Thursday, January 27, 2011

Papineau on the Rise of Physicalism

I just read David Papineau's excellent and provocative 2001 article, "The Rise of Physicalism ". He argues that physicalism is supported by the principle of the completeness of physics (sometimes known as the causal closure of the physical), and that theoretical and empirical evidence for such a principle slowly built up over the centuries but became overwhelming only in the middle of the 20th century, when — not coincidentally, if Papineau is right — contemporary physicalism replaced phemomenalism, vitalism, and other previously popular views and became a dominant view in metaphysics (especially with respect to the mind).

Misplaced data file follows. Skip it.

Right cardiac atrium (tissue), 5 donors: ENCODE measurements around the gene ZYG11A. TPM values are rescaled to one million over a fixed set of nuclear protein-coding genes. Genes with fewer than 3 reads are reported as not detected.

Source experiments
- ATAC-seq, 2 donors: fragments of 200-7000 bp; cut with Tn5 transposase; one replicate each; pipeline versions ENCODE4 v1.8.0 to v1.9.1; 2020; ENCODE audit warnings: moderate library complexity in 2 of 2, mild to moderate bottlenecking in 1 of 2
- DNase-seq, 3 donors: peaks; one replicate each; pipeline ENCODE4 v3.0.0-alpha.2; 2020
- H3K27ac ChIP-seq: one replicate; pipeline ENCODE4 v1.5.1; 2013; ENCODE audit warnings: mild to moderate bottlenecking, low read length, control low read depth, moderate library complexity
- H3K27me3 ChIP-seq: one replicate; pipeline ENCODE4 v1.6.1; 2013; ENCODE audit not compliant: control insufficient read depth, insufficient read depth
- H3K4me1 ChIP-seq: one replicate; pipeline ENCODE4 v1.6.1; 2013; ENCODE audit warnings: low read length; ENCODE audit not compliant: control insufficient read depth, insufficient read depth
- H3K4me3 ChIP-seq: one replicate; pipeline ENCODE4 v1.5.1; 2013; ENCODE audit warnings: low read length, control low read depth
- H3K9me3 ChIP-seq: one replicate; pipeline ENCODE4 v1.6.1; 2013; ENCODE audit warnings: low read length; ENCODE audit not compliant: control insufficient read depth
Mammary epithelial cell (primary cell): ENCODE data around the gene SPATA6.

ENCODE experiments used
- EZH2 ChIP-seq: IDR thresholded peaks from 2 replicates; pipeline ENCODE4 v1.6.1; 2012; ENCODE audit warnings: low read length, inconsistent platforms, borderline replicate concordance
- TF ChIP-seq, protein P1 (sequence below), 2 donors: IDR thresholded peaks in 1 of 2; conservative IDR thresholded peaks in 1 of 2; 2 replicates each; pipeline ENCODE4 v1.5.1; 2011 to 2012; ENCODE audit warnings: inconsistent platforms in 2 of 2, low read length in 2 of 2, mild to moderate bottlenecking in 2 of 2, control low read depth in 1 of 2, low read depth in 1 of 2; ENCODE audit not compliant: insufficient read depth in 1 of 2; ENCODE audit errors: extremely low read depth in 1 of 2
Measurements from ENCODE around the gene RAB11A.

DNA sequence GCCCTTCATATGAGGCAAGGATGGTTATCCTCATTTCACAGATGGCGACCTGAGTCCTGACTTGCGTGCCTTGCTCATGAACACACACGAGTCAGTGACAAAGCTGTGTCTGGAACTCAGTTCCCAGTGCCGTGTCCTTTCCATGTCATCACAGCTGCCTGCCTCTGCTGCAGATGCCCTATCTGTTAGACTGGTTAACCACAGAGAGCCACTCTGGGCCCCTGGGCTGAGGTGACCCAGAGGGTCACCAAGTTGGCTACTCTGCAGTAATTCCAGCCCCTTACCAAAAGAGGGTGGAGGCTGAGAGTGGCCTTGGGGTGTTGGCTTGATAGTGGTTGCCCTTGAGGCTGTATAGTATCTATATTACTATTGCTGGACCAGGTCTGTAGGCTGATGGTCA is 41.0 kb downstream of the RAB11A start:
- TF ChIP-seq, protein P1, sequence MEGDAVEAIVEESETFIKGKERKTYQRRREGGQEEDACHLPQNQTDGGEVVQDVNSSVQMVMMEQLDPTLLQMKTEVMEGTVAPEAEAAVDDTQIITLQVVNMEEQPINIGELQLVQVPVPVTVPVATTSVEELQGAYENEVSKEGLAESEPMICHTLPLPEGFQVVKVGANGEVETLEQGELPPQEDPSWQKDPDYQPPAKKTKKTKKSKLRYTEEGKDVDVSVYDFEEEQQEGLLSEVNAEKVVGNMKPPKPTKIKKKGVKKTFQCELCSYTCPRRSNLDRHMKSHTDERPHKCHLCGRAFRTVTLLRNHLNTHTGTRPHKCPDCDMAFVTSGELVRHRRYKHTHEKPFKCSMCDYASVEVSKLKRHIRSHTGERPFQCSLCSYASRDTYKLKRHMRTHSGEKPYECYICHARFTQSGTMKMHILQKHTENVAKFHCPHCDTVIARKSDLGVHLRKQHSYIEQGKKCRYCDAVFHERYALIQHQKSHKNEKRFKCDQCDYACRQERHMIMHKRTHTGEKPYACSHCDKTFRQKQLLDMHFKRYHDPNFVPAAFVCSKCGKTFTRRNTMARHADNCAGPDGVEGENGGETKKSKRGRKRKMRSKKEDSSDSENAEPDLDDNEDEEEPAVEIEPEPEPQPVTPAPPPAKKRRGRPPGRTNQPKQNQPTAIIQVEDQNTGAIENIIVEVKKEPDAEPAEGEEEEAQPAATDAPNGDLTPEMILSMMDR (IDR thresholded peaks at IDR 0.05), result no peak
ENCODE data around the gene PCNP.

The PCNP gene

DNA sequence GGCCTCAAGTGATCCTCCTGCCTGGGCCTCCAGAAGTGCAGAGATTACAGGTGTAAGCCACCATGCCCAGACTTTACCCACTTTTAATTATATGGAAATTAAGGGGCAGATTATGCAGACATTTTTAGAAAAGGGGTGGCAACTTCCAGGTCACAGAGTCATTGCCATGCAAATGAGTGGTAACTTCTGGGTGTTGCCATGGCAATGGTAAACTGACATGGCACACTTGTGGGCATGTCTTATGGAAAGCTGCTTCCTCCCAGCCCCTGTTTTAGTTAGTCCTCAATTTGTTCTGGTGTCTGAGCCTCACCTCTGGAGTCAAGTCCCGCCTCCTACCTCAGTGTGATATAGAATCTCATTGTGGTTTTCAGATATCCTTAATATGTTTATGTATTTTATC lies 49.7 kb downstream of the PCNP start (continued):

Papineau's paper is by necessity quick and occasionally explicitly speculative on how the history went. Does anyone know whether Papineau's story is correct? Is there any more detailed and recent historical literature on the topics covered by Papineau (conservation laws in physics, vitalism and its demise, physicalism about the mind) that supports (or undermine, as the case may be) Papineau's account?

(cross-posted at Brains.)

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